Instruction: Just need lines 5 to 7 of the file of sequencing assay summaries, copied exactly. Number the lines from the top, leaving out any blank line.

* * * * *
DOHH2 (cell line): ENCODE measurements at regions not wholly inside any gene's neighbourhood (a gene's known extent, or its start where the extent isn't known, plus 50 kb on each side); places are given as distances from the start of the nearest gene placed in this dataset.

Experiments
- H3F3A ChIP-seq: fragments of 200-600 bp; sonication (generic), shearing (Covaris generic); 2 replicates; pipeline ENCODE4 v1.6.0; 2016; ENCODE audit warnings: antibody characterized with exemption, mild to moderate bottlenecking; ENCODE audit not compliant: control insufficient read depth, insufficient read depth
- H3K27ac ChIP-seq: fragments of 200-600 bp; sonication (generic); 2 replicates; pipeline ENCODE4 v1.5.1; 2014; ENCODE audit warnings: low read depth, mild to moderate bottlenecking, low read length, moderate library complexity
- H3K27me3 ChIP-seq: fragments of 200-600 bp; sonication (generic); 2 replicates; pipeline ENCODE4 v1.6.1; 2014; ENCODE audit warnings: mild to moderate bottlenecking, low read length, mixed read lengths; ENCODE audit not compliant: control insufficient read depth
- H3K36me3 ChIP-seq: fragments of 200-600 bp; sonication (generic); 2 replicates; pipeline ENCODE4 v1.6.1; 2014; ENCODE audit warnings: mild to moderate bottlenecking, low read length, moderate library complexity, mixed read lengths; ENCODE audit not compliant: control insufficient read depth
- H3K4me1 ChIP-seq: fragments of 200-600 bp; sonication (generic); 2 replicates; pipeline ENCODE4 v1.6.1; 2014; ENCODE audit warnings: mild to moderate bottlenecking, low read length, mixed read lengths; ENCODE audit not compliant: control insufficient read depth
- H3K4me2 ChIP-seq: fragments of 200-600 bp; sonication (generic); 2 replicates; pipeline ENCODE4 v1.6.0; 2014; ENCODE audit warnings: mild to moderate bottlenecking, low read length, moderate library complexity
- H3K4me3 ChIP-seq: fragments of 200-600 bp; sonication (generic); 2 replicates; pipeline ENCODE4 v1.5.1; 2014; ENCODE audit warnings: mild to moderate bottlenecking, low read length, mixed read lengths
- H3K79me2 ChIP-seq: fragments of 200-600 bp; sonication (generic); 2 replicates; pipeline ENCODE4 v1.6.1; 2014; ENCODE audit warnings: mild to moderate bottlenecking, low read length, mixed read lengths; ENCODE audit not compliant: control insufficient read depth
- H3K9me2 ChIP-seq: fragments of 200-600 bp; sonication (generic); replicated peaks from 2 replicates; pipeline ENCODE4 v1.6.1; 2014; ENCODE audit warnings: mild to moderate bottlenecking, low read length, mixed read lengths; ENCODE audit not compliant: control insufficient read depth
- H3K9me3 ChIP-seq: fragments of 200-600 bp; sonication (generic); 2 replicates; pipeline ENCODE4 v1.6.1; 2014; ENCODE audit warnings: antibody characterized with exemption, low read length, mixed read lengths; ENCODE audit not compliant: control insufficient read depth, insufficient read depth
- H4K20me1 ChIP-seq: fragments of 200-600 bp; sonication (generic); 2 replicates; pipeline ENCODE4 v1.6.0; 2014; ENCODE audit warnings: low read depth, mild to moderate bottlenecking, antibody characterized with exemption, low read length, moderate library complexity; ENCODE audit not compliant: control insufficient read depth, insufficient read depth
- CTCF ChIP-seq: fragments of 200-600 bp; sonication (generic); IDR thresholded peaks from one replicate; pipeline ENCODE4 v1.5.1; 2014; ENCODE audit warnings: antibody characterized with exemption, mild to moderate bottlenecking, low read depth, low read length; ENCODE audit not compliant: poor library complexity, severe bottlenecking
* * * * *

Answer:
- H3K27me3 ChIP-seq: fragments of 200-600 bp; sonication (generic); 2 replicates; pipeline ENCODE4 v1.6.1; 2014; ENCODE audit warnings: mild to moderate bottlenecking, low read length, mixed read lengths; ENCODE audit not compliant: control insufficient read depth
- H3K36me3 ChIP-seq: fragments of 200-600 bp; sonication (generic); 2 replicates; pipeline ENCODE4 v1.6.1; 2014; ENCODE audit warnings: mild to moderate bottlenecking, low read length, moderate library complexity, mixed read lengths; ENCODE audit not compliant: control insufficient read depth
- H3K4me1 ChIP-seq: fragments of 200-600 bp; sonication (generic); 2 replicates; pipeline ENCODE4 v1.6.1; 2014; ENCODE audit warnings: mild to moderate bottlenecking, low read length, mixed read lengths; ENCODE audit not compliant: control insufficient read depth